Without land, memory and place I am like the young trapped Helen Keller. Yet as I dive into the depths of soul’s identity, freed from senses that distract me from the next journeys I might take, I become that wiser older Helen Keller who feels through the darkness the soul’s journey.
I meditate on a pebble I hold and then I toss it into a deep well where it never seems to land. I feel it fall. It speaks to my heart.
What would it be to have no garments of memory, land and place to tell me who I am.
No sense of tall Kauri pines to stare at out my back window. No kingfishers sitting on the cricket pitch next door. No endless rainy wet seasons where I wish I had a drier.
What would it be like to not think about what colours like black, red and yellow meant on an Aboriginal flag- to not know what the Southern Cross is, and to be free of a collective memory of colonisation and slavery and boats with people chained crossing the ocean to look after somebody else’s cotton or sugar cane -to not be moved by words of sorry that come late but are not too late?
What would it be like to stand at my front door and the front doors of every home I’ve lived in and not remember the nearby streets, and market places of stone of Salamanca and St Kilda and an early childhood friend who told me ghost stories.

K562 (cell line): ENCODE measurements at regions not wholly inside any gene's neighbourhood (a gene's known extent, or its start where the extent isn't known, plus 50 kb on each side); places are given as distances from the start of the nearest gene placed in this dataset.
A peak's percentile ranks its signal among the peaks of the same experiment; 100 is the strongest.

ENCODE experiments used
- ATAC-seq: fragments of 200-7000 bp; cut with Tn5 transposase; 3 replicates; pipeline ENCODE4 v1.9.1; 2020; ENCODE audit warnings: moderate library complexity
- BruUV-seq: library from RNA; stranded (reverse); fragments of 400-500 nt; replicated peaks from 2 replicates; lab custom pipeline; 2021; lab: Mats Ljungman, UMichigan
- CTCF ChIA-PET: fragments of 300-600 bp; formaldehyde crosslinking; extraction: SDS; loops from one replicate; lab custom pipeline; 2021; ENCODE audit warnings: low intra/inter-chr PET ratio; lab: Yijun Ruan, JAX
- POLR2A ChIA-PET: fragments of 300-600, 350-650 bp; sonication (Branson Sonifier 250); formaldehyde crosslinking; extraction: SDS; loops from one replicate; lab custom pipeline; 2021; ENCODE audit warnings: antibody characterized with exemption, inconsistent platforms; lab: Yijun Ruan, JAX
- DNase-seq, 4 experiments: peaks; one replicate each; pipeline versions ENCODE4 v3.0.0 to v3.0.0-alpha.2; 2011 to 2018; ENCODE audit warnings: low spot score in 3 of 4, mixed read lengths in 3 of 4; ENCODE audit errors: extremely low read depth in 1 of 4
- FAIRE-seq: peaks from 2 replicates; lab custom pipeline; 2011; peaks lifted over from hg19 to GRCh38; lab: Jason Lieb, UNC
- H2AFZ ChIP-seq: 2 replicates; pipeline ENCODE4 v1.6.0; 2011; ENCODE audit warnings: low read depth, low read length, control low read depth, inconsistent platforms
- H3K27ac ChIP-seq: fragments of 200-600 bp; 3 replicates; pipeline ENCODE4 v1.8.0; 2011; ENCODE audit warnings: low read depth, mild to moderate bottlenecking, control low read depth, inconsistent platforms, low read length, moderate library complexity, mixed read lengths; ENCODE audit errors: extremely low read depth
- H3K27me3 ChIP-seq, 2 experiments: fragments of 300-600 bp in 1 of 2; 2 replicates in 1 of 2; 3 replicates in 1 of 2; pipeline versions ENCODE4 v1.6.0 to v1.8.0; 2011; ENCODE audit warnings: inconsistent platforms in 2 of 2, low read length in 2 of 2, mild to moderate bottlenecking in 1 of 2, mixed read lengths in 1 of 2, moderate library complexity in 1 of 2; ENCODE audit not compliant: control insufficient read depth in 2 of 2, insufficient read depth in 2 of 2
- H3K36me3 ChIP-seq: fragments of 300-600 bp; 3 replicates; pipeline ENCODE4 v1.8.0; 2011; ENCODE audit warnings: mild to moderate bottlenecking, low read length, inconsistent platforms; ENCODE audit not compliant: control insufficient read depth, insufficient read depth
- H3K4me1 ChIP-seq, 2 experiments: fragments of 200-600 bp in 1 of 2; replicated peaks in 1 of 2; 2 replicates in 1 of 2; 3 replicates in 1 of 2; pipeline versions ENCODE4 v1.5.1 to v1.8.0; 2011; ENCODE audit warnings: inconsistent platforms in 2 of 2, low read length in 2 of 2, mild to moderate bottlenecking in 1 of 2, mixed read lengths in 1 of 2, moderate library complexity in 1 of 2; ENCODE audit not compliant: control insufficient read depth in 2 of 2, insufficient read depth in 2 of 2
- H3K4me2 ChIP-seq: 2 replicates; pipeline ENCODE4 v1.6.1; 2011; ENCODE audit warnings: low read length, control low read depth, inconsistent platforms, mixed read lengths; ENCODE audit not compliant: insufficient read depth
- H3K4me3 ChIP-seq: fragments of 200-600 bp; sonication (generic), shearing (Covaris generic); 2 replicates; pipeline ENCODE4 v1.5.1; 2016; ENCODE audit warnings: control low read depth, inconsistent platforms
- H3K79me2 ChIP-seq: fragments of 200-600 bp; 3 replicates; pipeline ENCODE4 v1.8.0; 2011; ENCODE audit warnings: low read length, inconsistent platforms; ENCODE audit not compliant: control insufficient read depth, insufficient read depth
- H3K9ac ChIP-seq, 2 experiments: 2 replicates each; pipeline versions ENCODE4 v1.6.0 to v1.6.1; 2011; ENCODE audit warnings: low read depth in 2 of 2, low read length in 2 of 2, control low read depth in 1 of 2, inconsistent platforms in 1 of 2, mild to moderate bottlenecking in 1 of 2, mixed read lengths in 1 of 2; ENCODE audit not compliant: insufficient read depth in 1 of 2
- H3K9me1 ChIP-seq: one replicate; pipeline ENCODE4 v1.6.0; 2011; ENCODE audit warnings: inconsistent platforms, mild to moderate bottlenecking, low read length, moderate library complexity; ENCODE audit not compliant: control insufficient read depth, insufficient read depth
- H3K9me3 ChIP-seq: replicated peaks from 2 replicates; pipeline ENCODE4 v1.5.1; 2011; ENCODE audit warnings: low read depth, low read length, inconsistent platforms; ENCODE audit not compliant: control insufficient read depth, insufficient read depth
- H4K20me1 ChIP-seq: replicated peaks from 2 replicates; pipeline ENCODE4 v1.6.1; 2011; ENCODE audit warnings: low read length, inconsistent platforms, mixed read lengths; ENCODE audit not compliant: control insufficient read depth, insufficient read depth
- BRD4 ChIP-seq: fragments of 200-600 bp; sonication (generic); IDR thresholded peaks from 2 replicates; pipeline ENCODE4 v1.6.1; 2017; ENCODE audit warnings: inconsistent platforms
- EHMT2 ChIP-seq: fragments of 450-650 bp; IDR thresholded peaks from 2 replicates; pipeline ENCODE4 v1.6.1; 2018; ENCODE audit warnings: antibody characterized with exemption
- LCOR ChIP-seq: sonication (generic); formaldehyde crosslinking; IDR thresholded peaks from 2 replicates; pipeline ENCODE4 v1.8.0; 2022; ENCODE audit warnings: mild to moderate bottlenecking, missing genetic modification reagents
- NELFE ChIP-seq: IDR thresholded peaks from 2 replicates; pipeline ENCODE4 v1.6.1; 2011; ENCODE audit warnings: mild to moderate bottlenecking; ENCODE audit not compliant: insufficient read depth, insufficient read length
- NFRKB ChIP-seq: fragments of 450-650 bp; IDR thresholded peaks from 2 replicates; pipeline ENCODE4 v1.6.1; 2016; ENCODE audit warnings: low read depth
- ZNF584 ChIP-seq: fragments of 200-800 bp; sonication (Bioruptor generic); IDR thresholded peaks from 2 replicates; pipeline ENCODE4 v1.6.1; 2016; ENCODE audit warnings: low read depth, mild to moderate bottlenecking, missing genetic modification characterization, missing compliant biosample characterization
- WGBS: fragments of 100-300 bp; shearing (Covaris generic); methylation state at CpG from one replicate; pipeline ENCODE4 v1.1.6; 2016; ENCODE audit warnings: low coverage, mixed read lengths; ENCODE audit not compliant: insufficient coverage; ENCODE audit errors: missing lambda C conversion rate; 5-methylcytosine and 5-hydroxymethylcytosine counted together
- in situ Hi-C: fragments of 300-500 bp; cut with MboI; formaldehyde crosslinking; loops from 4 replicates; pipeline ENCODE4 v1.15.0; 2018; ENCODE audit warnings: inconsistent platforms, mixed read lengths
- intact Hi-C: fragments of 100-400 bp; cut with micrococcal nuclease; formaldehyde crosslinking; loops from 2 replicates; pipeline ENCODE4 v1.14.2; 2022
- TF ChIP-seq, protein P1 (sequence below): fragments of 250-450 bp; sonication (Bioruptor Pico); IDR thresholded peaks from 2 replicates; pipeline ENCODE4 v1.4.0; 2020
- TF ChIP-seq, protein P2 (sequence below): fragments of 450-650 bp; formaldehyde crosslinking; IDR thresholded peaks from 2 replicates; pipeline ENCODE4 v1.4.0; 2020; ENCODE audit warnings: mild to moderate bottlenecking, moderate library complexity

What would it be like to have not been a mother, not been a wife, a sister or a daughter. To have all ties of kinship stripped away and have been left orphan, with no knowledge of a family tree crossing Europe and the Pacific. To have not seen funerals, births, and weddings.
What would it be like to have no knowledge of holy lands, and places of pilgrimage, of the grave of those who sacrificed for their beliefs and tore away the veils of meanings bound by memory, land and place- to reveal that there is more than memory, land and place to make us who we are.
I walk without all my memories, we all do. How many remember their journeys in the womb, and then their first steps and the first hugs from their grandmother’s? I travelled far when young and lost the sound of their voices, the touch of their hands, their wisdoms and their customs. I also lost their fears, their prejudices and many of their stories. Patchwork stories come through from parents who once knew them well and yet left them behind on other shores. They share their understanding of the stories, and pass on what they value.
I stand outside all that might form my identity and find that I free fall after the pebble, plunging into the place where there is no identity, but there is the total immersion that first made the pebble.
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